Sunday, July 19, 2009

The saga of DIE SCHÖNSTEN SAGEN DES RHEINS

An artist never really finishes his work; he merely abandons it.
- Paul Ambroise Valery

This quote definitely describes my approach to art in general but is especially true of DIE SCHÖNSTEN SAGEN DES RHEINS. When I first became interested in altered books over a year ago, I picked up this little beauty of a book by Wilhelm Ruland at the local thrift store. I was immediately attracted to it's small size, yellowed pages, German text, and quaint line drawings scattered throughout. As a novice to the art of altered books, it didn't occur to me to inspect the overall condition of the book before buying it and diving straight into altering. I went home, ripped out a number of pages,, and started slapping on acrylic paint. It didn't take long to realize that the poor condition of the book and the nonstrategic way I had ripped out pages was going to be problematic. The book was falling apart and I had barely begun.


You can see from the inscription inside the cover that the book is over forty years old.

No wonder it's a little worse for wear and no wonder Bob Hamilton got rid of it.

I decided to abandon DIE SCHÖNSTEN SAGEN DES RHEINS and chalk it up to the first lesson in book altering--check the condition of the book before altering. I considered tossing the book in the trash so I wouldn't be reminded of my folly, but instead I set it aside with the rest of the art studio orphans. Months later I picked up DIE SCHÖNSTEN SAGEN DES RHEINS and thought that maybe I could "fix" it by collaging tissue paper across the spreads to hold the pages together. 

I got out my gel medium and bin of tissue paper scraps and went to work trying to revive this abandoned book. The theory worked and the pages were now intact but the process left them totally wonky and out of whack. DIE SCHÖNSTEN SAGEN DES RHEINS was abandoned again.
The next time I picked it up, the wonkiness didn't bother me nearly as much as it had earlier so I decided to stamp circular shapes on the pages using acrylic paint and various sized lids from household products.

I think I went a little too far with the stamping (a re-occurring problem for me) and decided I hated the results. DIE SCHÖNSTEN SAGEN DES RHEINS was abandoned again.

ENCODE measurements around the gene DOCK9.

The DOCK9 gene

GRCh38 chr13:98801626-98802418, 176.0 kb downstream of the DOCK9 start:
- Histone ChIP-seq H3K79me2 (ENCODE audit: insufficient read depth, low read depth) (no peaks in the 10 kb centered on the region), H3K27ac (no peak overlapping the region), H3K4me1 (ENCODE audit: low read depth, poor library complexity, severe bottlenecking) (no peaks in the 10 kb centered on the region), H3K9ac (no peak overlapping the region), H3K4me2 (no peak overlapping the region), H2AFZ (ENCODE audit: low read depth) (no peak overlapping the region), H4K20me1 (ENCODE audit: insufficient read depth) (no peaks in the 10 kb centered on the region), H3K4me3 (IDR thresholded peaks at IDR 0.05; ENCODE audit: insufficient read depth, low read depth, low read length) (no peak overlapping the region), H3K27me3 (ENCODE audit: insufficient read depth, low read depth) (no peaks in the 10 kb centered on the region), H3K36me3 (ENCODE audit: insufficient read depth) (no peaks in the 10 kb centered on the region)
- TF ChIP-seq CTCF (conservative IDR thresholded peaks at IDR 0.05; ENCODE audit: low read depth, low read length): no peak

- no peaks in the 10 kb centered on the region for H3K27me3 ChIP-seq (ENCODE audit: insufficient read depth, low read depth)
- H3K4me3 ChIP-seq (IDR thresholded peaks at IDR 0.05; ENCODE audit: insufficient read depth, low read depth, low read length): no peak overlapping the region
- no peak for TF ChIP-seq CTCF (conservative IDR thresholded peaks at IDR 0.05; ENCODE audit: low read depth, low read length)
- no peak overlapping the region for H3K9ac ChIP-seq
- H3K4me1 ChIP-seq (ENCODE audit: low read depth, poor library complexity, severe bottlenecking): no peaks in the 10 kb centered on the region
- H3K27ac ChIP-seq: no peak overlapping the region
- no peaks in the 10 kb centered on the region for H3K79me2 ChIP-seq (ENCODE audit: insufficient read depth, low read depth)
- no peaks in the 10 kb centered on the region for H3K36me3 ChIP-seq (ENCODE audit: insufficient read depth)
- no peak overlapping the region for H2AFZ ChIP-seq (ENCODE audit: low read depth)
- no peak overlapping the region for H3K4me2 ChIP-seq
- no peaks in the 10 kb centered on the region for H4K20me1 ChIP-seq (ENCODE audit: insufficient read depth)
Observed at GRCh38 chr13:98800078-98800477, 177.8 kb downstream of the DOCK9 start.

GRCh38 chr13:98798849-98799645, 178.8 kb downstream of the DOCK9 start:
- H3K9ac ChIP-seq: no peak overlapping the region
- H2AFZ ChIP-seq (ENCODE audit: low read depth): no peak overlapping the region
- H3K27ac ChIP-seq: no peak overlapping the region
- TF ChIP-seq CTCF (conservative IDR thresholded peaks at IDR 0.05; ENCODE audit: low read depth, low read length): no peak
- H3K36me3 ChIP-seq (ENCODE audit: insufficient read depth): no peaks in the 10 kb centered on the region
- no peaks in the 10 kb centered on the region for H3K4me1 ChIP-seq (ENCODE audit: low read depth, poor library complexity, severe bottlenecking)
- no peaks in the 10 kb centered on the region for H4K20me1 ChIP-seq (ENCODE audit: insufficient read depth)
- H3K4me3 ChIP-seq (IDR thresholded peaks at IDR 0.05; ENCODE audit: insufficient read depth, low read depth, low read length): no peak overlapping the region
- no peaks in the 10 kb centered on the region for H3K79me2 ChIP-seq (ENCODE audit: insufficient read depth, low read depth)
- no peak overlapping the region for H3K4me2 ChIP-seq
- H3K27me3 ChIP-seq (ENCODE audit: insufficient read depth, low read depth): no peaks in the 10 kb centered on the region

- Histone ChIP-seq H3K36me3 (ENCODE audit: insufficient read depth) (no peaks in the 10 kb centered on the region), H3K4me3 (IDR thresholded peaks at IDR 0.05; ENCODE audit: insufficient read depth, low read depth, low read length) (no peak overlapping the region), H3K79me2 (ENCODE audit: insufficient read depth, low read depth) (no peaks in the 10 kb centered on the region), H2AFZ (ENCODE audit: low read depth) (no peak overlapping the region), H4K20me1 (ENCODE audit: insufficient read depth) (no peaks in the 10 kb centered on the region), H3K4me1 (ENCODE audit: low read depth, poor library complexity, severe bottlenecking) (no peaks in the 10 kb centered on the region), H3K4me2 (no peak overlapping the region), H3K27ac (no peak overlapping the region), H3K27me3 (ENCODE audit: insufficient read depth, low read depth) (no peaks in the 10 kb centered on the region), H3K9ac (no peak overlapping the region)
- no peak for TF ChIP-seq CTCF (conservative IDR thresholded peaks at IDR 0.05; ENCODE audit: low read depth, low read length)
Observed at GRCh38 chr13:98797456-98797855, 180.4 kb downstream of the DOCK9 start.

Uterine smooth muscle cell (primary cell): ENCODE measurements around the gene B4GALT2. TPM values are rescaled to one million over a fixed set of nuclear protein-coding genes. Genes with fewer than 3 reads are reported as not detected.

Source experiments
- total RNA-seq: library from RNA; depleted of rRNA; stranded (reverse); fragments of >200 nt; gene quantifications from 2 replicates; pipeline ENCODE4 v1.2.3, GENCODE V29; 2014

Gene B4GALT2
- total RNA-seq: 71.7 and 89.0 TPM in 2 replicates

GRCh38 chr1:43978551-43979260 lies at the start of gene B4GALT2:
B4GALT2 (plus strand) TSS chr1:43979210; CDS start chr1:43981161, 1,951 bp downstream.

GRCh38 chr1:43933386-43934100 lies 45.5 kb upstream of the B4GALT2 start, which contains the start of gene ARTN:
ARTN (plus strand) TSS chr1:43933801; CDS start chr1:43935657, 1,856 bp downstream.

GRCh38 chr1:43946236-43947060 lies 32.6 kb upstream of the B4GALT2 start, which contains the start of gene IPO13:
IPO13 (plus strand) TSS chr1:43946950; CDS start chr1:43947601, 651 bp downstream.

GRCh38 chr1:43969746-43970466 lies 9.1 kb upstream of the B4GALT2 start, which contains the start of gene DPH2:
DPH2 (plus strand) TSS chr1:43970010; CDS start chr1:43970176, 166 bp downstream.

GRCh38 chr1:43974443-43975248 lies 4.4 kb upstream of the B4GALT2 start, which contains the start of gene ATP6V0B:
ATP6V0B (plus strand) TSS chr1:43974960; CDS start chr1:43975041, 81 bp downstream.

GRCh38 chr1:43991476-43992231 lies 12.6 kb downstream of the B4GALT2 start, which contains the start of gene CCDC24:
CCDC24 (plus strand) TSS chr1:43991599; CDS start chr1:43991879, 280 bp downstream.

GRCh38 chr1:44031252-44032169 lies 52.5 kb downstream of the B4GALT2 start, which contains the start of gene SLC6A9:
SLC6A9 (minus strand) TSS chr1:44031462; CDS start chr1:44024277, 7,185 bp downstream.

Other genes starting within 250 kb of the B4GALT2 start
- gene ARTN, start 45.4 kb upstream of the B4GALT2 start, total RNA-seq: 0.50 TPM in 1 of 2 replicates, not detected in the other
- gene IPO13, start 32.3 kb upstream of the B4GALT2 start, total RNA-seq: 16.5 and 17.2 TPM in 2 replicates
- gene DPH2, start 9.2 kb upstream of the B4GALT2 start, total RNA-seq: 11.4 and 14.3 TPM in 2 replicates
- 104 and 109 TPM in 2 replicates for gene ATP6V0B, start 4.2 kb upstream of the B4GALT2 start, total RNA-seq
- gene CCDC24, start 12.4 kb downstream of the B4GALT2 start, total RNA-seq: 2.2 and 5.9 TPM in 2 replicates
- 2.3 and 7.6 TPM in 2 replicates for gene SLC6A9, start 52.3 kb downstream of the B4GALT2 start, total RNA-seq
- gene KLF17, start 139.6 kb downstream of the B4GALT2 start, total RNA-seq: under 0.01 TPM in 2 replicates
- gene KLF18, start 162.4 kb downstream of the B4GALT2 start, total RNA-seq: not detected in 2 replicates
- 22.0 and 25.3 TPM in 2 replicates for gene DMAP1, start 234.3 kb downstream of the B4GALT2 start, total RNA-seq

The next time I picked up the book I was in a doodling state of mind and thought that maybe I could "fix" it this time by doodling with a white gel pen and maybe that would tone down the stamping which seemed a bit harsh.

This theory seemed to work and I had so much fun scribbling and doodling in white gel pen that I added blue, purple, pink, yellow, gold, and silver.

I finally started to like where this altered book journey was heading. Uh oh. Wait. I went overboard again and went from loving to hating the results. DIE SCHÖNSTEN SAGEN DES RHEINS was abandoned again. But not for long this time. I've been altering this little book on and off for well over a year and I'm determined to make it work. When in doubt I usually return to what I'm most comfortable with and that's a combination of collage and paint.

A little more tissue paper, a couple of washes of my favorite metallic gold paint and a little blue to match the cover, and I think I'm finally there. I like it! I like it!


Wait. The original problem is rearing its ugly head again and the book's spine is completely coming apart. How am I going to "fix" this? Stay tuned for the continuing saga of DIE SCHÖNSTEN SAGEN DES RHEINS.

3 comments:

lori vliegen said...

oh, i'm SO glad you didn't give up on this little gem! i've loved reading this saga....and can't wait to find out how you resolve this book's spine! :)

Cathy said...

So you've gone "over the top" again! Sounds like a recurring theme. Hmmm. What to do with that?

By the way, the translation of the title is something like "The Most Beautiful Legends of the Rhine" -- a somewhat over the top title!

maccandace said...

You're so creative! I have never altered a book...but I thought about it. These pages are lovely.